Calendula Tincture – Tincture made from the calendula plant (pot marigold) can also be used to soothe and treat burns. You can buy it at your local health food store, online, or make your own.
Lavender Oil – Lavender is a very calming herb. It can also be used to alleviate allergy symptoms as well as headaches (including sinus headaches). I find the easiest way to include lavender in a natural first aid kit is in oil form, but lavender tea may also be used.
Arnica – I prefer to keep a box of homeopathic arnica tablets on hand. Arnica reduces pain and inflammation and can be used for anything from an injury to a headache.
The tablets can be dissolved in the mouth or crushed and diluted with a little water to apply directly to the affected area. Alternatively, there are several arnica creams that can b kept in your natural first aid kit.
Rescue Remedy – If someone is in distress, Bach's Rescue Remedy offers quick herbal relief for panic, irritation, shock, and irrational thoughts.
Apple Cider Vinegar – Drink a little diluted apple cider vinegar for quick relief from painful indigestion and heartburn. It can also be used as a skin astringent and diluted in the bath to fight yeast infections.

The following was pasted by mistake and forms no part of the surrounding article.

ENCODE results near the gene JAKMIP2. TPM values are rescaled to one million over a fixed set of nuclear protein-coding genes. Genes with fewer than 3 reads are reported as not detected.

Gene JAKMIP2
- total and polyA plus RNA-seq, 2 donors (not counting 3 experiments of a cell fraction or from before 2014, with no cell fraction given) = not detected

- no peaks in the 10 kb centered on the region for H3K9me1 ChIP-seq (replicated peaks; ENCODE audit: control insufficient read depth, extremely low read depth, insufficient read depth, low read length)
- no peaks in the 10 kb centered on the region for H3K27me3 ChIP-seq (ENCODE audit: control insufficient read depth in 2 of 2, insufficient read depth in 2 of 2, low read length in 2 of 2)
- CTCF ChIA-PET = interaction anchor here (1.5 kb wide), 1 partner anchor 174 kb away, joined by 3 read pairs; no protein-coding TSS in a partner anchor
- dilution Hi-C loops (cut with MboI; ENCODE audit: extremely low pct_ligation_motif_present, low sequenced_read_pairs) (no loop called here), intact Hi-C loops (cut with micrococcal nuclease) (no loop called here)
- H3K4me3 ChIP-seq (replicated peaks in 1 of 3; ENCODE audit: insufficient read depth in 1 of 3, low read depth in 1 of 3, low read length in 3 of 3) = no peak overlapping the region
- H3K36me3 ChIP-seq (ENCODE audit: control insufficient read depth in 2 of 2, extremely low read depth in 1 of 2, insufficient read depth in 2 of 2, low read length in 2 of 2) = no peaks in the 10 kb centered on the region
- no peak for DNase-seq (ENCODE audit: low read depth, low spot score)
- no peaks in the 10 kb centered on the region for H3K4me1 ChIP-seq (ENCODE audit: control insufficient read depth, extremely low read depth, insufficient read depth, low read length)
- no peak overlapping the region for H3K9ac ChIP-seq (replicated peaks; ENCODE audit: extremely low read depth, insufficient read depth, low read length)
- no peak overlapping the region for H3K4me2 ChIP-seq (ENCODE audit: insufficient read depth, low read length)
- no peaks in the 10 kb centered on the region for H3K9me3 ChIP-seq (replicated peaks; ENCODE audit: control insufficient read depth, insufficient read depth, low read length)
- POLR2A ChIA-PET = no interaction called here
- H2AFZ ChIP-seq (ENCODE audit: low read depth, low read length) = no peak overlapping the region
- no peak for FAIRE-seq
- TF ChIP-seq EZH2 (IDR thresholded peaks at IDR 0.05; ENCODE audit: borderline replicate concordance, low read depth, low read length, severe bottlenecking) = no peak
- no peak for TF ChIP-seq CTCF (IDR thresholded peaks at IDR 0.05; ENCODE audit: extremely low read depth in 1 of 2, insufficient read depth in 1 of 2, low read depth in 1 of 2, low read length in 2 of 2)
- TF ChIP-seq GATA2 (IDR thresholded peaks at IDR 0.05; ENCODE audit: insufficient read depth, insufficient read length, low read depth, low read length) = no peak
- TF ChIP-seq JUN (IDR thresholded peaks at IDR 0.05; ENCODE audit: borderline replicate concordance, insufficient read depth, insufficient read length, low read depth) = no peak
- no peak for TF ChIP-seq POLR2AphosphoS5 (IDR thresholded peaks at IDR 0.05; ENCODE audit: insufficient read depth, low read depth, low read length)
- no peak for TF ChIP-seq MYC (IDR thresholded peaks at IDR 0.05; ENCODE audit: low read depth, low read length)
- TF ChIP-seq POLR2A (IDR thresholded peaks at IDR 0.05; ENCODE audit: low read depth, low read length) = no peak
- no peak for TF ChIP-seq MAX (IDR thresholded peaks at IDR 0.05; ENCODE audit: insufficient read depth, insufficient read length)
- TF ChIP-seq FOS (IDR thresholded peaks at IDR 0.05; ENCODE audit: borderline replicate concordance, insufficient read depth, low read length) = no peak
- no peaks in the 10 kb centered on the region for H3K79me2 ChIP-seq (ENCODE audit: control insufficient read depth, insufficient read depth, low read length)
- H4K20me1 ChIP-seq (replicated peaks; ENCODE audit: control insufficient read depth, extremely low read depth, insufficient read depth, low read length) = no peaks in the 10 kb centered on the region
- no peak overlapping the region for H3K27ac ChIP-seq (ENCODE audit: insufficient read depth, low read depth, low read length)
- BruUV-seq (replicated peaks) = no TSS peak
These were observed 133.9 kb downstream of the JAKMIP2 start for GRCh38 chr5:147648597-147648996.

Peppermint – Use peppermint in a variety of forms to ease an upset stomach. Sucking on peppermints, chewing a peppermint leaf, or drinking peppermint tea all work well.
Papaya Enzyme – These can be purchased in chewable form at almost any local drug store. They break down compounds in the stomach, reducing heartburn and indigestion.
Epsom Salt – For relief from constipation, dissolve epsom salt in water according to package directions and take by mouth. Epsom salt baths can also relieve constipation and are also useful for bruising and inflammation caused by sprains and injuries.
Senna Tea – This herbal tea is a fast-acting natural laxative. Just one cup of senna tea can relieve constipation quickly.
Witch Hazel – Put witch hazel on a cotton ball and rub on bites, stings, and other itchy spots for soothing relief.